Starring Guy Pearce, Maggie Grace, Vincent Regan and Peter Storemare
When entering a film produced by Luc Besson, you can be assured of two things: 1) It’ll probably be completely unoriginal and full of clichés and 2) Number 1 won’t really matter because it’ll be a hell of a lot of fun.
Guy Pearce is one of those actors that never really popped like he should have, but fortunately never really faded into obscurity. I caught both L.A. Confidential and Memento right around the same time, and was instantly a fan of Pearce and anticipated big things for him. His first big budget lead role in the 2002 remake of The Time Machine was a dud, but he’s been maintaining a solid presence in art-fare, including 2010’s Best Picture winner The King’s Speech. He seems to have a lot of fun with his role as ex-CIA agent Snow in Lockout, and he takes the audience along for the ride. He’s definitely channeling some Kurt Russell for this.
Peter Stormare is engaging as always, this time as an assholish head of Secret Service, and I always get a kick out of seeing Lennie James on-screen (when’s he coming back to The Walking Dead?). Maggie Grace has made a career of playing the damsel in distress, and pretty soon they’re gonna run out of actors who can save her.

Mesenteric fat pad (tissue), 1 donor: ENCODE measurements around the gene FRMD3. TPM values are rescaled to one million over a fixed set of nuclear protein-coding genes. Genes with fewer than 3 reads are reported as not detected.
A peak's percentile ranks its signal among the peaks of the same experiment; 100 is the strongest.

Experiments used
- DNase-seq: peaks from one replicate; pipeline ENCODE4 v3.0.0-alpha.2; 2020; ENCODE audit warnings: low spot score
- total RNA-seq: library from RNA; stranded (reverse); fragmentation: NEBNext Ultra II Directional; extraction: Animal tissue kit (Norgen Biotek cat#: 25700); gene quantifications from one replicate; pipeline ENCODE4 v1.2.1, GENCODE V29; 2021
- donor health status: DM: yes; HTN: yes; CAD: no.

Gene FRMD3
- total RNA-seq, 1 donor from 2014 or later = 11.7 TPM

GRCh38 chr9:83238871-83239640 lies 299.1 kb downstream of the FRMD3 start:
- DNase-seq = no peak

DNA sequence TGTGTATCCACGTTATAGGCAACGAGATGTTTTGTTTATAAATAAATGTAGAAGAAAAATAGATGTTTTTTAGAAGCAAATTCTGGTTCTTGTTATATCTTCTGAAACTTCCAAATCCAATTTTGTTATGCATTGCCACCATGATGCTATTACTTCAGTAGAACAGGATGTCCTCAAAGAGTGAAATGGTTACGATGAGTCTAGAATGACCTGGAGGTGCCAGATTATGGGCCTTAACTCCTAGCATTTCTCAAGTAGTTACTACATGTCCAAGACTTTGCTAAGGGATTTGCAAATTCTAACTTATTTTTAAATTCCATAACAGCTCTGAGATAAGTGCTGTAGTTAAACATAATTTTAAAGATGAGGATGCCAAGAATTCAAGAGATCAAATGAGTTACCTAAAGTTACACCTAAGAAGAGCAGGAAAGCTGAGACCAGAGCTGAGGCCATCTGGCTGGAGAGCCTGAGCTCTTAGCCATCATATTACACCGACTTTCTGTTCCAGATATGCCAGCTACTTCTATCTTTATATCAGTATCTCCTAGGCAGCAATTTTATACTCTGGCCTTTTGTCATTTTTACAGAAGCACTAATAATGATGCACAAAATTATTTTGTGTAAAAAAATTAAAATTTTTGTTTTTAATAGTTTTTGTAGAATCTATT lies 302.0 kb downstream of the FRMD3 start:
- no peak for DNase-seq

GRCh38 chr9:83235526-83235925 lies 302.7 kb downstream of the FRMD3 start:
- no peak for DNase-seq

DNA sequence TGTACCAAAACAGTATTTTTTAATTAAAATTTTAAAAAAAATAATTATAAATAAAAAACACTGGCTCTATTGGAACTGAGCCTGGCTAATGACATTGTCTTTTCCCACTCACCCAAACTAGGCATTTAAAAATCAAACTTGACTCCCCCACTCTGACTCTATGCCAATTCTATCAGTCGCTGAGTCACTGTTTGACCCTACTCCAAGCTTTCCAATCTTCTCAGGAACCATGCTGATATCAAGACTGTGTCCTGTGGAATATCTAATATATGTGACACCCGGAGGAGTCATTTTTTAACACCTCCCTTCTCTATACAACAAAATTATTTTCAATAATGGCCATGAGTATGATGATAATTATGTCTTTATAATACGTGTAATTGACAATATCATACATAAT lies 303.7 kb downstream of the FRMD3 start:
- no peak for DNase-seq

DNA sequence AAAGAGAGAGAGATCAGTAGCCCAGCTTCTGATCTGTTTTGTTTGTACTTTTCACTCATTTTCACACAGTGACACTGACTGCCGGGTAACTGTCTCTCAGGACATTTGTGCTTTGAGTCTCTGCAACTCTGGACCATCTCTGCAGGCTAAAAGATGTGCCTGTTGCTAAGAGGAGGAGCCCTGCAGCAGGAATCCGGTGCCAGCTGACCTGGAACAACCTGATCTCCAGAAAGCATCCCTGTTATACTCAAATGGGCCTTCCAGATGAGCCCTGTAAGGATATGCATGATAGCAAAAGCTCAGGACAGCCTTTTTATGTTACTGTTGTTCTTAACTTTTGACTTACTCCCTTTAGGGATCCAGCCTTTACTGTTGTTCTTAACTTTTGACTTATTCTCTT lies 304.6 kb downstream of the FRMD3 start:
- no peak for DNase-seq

Major credit to both Vincent Regan and Joseph Gilgun for playing to great villains who would, given a better film, go down as some of the better cinematic villains of the past 10 years.
The biggest problem of the film is definitely the production design. The graphics and CGI are laughably bad in the opening chase sequence. Besson and his team created such an amazing world 15 years ago with The Fifth Element, it’s almost shocking that they couldn’t replicate that look for Lockout.
But I will give it to writer/directors James Mather & Stephen St. Ledger for taking what they gave themselves and making it work, barely. I was never able to fully suspend disbelief and enjoy the ride, but when I did… damn what a fun ride it was.